If you ever needed an excuse to trade a salad for a cheeseburger, now’s your chance.
“Better safe than sorry, ya know?” said Dan Hess, owner of Station House Tavern and Sports Bar in Manheim Township, Lancaster County.
It's a motto he lives by.
“I’ve never seen something like this happen two times in less than six months involving the same product,” said Hess.
He’s talking about the recent recall on romaine lettuce.
The Center for Disease Control says 32 cases of E. Coli have been reported in 11 states- all linked to the leafy green.
And unfortunately, it’s an ingredient that Hess says is used all over the menu.
“Food item wise, on wednesday anyway, it was upwards of 30 different items, salads and wraps that have romaine in them and that kind of stuff," said Hess.
He says as a precaution, they were forced to throw out more than $100 worth of romaine.
The same goes for many other restaurants across Lancaster County.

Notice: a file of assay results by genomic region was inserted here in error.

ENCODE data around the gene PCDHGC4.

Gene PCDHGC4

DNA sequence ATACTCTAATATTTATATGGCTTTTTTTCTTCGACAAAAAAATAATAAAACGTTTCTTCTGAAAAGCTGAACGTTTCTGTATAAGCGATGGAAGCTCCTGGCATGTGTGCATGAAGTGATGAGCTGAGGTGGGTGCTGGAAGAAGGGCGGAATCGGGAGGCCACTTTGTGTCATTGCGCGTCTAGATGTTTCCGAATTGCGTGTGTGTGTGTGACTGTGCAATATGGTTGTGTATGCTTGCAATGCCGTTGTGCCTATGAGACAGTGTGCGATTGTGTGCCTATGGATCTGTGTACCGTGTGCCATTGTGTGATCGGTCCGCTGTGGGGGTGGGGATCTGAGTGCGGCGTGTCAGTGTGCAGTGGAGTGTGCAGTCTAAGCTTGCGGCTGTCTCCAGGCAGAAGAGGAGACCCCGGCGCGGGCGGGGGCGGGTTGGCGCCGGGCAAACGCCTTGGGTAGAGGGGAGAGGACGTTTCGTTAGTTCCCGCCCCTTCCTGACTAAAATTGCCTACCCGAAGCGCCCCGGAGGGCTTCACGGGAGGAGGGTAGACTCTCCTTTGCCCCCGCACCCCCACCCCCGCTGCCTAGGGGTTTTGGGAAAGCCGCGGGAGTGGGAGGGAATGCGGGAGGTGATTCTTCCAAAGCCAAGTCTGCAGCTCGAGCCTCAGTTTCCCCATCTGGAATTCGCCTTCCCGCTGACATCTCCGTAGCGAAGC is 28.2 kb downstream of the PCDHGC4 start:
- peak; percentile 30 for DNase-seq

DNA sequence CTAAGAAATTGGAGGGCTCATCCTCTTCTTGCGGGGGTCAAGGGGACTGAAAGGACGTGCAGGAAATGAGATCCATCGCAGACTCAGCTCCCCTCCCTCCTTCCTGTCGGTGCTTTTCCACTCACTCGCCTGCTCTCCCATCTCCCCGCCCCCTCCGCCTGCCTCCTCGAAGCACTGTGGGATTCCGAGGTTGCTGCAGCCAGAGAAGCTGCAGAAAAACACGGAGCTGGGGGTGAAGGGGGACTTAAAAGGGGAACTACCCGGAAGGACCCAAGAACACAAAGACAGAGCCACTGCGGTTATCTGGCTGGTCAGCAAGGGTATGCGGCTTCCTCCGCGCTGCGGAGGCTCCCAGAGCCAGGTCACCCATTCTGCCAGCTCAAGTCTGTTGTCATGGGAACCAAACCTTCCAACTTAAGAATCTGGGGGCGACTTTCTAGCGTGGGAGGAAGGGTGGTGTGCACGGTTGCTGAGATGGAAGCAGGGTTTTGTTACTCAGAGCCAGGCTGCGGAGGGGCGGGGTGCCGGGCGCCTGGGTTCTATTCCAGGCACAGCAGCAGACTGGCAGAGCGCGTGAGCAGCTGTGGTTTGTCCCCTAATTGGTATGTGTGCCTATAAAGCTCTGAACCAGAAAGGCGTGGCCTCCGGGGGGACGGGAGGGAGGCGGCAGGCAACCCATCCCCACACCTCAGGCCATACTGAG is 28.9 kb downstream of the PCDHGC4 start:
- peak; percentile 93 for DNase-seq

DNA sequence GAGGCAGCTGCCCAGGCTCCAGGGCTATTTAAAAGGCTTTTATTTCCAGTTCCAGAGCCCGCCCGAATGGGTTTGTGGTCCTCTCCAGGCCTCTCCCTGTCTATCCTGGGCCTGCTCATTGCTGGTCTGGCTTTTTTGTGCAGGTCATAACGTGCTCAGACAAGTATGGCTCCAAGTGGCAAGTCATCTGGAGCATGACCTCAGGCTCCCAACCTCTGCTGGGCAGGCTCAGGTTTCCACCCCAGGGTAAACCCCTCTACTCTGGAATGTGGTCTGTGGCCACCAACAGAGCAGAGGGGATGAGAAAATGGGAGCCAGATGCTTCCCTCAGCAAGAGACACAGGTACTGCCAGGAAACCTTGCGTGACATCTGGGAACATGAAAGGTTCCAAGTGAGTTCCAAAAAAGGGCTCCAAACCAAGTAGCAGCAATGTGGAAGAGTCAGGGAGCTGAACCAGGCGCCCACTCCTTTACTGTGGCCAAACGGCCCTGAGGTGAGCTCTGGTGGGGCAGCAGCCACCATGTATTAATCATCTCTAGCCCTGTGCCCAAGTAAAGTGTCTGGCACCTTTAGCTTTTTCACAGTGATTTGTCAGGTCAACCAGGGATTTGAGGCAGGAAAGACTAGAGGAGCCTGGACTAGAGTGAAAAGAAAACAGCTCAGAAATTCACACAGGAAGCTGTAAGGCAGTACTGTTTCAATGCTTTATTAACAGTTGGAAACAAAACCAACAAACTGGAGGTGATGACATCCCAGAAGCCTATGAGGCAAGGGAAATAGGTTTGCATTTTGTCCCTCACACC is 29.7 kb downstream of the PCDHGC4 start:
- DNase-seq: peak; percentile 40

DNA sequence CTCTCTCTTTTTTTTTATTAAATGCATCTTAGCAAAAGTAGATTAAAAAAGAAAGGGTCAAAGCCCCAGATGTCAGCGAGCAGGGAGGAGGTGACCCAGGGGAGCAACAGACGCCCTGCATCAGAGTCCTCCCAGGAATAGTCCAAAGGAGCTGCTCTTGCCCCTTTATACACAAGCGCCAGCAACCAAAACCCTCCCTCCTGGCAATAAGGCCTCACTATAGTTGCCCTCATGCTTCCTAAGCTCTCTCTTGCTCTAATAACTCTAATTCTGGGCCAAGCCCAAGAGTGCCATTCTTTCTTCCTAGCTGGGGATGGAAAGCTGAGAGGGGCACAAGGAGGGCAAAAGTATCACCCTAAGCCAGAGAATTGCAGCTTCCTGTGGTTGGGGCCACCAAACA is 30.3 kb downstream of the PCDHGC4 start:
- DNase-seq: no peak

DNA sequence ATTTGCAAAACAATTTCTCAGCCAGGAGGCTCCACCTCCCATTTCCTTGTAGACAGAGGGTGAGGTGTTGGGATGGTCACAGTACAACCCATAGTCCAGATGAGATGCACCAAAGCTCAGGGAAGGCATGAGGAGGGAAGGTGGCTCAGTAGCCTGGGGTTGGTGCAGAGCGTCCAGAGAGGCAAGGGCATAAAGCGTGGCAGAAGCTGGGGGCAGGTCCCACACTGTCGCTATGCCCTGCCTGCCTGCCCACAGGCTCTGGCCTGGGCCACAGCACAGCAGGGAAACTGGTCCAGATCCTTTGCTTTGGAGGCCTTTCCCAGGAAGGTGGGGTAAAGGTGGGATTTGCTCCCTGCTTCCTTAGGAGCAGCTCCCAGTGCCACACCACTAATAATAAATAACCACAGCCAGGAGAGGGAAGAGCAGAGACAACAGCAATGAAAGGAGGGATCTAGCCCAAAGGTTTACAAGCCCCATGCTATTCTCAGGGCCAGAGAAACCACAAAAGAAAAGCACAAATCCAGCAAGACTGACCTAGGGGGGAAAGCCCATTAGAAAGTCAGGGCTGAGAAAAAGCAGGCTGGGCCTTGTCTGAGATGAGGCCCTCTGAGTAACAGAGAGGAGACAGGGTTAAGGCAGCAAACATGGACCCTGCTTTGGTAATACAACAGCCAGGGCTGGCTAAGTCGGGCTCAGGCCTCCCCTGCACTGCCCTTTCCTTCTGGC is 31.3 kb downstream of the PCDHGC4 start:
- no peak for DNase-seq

“When we found out about the recall, we immediately pulled it from the menu,” said Taylor Davis, executive chef at Harvest.
He says the restaurant is known for its farm-to-table menu.
He says it’s unlikely the romaine they use is contaminated because it is grown locally, which offers some reassurance.
“When the CDC says pull romaine, people think all romaine is bad. And that’s why it’s important for us to be buying locally so that we can say we weren’t affected by it because we know where that food is coming from,” said Davis.
But where is the contamination coming from?
That’s a question the CDC has yet to find an answer to.
And once they do, there is concern prices of romaine could skyrocket.
“There’s just not that much out there that isn’t mixed with romaine in some way as far as a salad mix. And until the source is located and taken care of, caesar salads and caesar wraps are just not going to be a possibility,” said Hess.
So far, no cases have been reported in Pennsylvania, but there have been cases reported in New York, New Jersey, and Maryland.